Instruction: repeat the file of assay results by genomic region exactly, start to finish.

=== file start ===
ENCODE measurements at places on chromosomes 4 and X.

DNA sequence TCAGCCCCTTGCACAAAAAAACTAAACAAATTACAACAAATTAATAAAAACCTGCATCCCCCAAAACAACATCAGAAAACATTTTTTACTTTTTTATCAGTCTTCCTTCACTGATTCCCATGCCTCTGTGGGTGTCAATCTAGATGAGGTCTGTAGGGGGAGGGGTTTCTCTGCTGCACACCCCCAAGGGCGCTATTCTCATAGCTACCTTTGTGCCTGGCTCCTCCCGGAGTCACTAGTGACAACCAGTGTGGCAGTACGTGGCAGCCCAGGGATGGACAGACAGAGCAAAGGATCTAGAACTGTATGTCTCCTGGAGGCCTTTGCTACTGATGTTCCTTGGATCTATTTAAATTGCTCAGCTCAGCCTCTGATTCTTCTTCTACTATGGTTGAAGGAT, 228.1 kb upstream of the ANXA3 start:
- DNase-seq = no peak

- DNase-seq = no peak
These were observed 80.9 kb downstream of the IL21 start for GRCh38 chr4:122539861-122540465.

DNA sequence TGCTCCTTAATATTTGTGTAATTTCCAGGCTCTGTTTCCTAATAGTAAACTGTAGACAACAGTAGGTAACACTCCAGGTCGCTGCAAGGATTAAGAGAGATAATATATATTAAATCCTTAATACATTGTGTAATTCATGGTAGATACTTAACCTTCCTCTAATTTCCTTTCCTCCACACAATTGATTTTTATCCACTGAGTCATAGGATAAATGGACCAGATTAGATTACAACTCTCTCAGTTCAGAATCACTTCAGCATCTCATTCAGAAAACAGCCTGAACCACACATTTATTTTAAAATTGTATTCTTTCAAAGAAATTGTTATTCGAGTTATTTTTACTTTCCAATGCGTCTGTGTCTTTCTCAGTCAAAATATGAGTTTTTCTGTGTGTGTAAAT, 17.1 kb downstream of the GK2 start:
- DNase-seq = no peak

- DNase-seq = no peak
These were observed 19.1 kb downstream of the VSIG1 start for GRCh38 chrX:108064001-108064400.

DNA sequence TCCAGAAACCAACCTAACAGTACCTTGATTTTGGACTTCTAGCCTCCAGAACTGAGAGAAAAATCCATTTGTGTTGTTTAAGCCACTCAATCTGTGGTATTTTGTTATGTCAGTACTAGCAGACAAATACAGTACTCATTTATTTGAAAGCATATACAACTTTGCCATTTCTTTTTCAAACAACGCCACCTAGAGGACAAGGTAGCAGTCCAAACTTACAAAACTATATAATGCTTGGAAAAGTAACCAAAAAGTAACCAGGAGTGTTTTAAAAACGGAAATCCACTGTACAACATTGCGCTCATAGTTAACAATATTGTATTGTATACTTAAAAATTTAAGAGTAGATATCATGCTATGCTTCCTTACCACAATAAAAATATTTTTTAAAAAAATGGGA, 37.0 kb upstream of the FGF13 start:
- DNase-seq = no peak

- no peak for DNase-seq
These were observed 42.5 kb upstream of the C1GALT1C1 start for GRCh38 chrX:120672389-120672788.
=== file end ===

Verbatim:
ENCODE measurements at places on chromosomes 4 and X.

DNA sequence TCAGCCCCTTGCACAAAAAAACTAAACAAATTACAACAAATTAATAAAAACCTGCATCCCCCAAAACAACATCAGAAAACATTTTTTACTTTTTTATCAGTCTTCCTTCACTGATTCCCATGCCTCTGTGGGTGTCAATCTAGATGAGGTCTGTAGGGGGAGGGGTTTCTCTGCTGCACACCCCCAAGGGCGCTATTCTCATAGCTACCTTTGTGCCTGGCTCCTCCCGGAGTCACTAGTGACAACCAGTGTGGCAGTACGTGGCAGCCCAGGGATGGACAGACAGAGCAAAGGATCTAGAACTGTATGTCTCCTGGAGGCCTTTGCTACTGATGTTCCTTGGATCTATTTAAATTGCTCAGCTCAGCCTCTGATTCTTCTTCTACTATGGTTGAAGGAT, 228.1 kb upstream of the ANXA3 start:
- DNase-seq = no peak

- DNase-seq = no peak
These were observed 80.9 kb downstream of the IL21 start for GRCh38 chr4:122539861-122540465.

DNA sequence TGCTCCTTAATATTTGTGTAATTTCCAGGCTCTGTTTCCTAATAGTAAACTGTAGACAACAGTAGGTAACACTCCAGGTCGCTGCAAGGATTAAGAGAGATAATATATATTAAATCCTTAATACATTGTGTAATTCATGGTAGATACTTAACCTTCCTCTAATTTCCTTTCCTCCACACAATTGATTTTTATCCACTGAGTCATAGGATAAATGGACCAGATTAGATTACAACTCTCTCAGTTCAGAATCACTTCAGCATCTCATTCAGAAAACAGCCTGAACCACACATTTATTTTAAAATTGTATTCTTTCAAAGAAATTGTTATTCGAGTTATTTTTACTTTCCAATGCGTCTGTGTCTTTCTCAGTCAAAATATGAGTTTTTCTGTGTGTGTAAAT, 17.1 kb downstream of the GK2 start:
- DNase-seq = no peak

- DNase-seq = no peak
These were observed 19.1 kb downstream of the VSIG1 start for GRCh38 chrX:108064001-108064400.

DNA sequence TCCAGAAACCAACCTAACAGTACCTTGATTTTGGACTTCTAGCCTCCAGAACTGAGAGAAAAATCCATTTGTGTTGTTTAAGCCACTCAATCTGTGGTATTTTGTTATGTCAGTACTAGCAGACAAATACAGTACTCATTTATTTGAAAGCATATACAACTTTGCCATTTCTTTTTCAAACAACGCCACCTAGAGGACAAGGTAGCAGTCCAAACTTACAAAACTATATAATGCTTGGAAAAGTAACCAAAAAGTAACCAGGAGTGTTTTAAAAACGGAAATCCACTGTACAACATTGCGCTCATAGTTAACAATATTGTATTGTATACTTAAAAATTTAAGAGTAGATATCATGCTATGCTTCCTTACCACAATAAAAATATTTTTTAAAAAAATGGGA, 37.0 kb upstream of the FGF13 start:
- DNase-seq = no peak

- no peak for DNase-seq
These were observed 42.5 kb upstream of the C1GALT1C1 start for GRCh38 chrX:120672389-120672788.